We are weeks away from our cross country Permanent Change of Station (PCS) and the “going away” coffees, lunches, potlucks, and parties are in full swing. We’re slowly making our way around to the various groups of people that have been a part of our lives while we’ve lived here for one final get together.
There is a saying commonly used across all branches of the military, “we don’t say goodbye, we say see you later.” However, the older I get, the more our family grows, and the more times we move, I’ve found the subtle differences between the “see you laters” and the “goodbyes”… and it doesn’t make either any easier.
As a military spouse, and the wife of an aviator, I’ve come to almost loathe the word goodbye. It’s so formal. So official. So absolute. Dare I say, final.
We don’t want to send our spouse off to fly, off to deploy, or on a long-term temporary assignment with a “goodbye.” We tell our spouse we will see him or her later. See you later implies the assurance, even if blindly, that we will see each other again.
Unfortunately, goodbyes are a part of life, and the military life is not immune from this reality.
Goodbyes are for the moves when you have lived in a small town, or another country, and you may have made unforgettable friendships and memories with people that, while you would love to see them again, you know deep down that you won’t.
You won’t return to to where you left, and they won’t pack their bags to come see you. You’ll keep in touch with social media, and you will send your holiday cards, but at the end of the day, your friendships will be dissolved down to formalities and niceties.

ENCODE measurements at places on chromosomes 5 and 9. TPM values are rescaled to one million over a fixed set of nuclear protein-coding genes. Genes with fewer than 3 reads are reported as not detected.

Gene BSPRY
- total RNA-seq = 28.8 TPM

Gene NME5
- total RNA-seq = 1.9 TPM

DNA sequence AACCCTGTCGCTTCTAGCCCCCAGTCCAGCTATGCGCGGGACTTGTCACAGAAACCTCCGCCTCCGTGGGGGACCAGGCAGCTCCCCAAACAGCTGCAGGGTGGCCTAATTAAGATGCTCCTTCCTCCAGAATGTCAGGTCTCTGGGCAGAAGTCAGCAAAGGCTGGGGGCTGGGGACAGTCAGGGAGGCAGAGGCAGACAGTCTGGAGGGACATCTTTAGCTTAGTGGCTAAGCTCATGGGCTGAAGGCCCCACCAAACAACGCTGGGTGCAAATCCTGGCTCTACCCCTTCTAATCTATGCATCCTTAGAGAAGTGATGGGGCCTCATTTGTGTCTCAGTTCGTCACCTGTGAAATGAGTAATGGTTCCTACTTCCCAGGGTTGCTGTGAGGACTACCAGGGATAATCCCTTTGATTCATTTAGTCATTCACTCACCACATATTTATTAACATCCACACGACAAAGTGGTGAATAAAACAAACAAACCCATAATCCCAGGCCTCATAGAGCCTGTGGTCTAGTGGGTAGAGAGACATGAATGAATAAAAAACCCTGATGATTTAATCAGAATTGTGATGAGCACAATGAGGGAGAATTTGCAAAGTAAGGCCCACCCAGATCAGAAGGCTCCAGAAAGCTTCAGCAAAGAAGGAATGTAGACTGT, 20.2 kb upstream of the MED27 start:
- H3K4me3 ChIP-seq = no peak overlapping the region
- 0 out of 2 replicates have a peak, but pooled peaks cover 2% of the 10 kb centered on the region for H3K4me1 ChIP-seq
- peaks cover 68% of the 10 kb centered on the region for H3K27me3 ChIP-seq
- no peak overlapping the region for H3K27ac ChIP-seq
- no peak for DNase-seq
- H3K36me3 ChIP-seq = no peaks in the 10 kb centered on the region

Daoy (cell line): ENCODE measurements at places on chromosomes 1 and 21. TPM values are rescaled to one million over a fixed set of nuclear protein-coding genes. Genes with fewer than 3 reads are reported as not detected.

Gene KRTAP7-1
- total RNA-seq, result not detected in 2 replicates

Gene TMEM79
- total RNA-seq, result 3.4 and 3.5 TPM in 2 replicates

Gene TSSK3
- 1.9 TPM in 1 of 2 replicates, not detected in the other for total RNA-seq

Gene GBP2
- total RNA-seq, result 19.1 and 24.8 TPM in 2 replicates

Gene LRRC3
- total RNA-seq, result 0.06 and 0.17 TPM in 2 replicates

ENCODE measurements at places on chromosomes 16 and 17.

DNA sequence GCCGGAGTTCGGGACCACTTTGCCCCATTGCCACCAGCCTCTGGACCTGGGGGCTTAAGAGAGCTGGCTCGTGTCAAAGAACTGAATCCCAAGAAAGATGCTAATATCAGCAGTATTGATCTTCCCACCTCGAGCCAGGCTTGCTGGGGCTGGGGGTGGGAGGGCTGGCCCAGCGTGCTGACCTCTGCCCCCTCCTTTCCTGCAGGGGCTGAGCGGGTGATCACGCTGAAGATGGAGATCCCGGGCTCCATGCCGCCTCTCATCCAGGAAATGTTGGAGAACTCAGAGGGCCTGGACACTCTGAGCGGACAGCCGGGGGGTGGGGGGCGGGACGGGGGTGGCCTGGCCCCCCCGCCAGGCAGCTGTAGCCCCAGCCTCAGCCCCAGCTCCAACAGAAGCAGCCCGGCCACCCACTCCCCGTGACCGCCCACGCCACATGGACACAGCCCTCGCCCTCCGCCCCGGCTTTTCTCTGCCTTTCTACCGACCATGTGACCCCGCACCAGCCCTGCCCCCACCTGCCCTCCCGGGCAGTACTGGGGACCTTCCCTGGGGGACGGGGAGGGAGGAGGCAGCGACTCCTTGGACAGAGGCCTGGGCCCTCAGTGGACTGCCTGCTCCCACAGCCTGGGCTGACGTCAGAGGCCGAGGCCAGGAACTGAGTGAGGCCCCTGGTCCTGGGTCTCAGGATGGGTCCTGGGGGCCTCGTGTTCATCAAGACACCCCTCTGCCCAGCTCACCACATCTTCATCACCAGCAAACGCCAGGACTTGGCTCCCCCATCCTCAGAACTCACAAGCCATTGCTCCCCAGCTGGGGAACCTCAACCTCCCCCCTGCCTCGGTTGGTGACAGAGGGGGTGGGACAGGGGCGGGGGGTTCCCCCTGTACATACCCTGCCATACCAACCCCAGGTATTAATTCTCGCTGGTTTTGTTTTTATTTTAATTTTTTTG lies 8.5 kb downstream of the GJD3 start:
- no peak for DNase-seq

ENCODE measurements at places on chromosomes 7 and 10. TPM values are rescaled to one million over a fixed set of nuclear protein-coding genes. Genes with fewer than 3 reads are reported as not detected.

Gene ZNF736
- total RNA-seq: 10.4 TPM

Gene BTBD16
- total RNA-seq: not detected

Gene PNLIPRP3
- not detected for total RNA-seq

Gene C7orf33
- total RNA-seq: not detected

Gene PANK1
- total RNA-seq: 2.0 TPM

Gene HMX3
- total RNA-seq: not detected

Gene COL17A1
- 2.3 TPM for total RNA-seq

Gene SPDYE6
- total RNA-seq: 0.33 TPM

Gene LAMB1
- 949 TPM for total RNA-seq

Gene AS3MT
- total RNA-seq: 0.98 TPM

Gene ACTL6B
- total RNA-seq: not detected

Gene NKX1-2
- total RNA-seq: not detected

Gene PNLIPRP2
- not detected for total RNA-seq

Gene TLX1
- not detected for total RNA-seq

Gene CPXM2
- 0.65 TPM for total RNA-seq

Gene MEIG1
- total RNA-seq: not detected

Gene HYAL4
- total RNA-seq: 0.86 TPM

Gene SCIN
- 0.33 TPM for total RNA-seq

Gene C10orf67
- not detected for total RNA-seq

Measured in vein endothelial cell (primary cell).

Goodbyes leave scars on your heart. These are the pieces you leave behind with each move, only taking the memories with you.
See You Later
I remember our first PCS. We were still newlyweds and had only been at our current base for less than a year. We really hadn’t put down “deep roots” per se, but we had made a handful of friends. Our little niche in the Air Force as a whole is relatively small, so the whole concept of “see you later” made sense.
We knew we’d be back to this base some day, and we knew our lives would always cross paths with others in the same community at some point. I’ve understood the “see you laters” since college, and even grad school. See you laters are for the people that come into your life, sometimes only briefly, and make an impact, no matter how small.
See you later friends are more than a social media follower. Their number is in your phone (and you use it). You have a legitimate connection and relationship with these people in your life.
These are the people you’ll plan a vacation around seeing, that you call up for a quick drink if you’re in the same town only briefly. These are the people who you hope and pray that your paths will cross again, or that one of you will make the consorted effort to make them cross.
Sometimes the “see you laters” are harder than a goodbye. I’ve sat and cried tears filled with so many emotions with friends who I have loved. I truly look forward to the day that we will see each other again. And if I’m being honest, after five years where we currently are stationed, there are still “see you later” friends who I have yet to see since our last move but still hope that day will come.
See you later keeps the book open for more memories to be made.
Moving is never easy. Picking up your life and starting over is never easy. Finding your new tribe can be scary and daunting. Sure, you will love the change of scenery, the new adventures, and the big dreams. But your heart will leave breadcrumbs along the way, etching memories and lessons in your soul that will last a lifetime.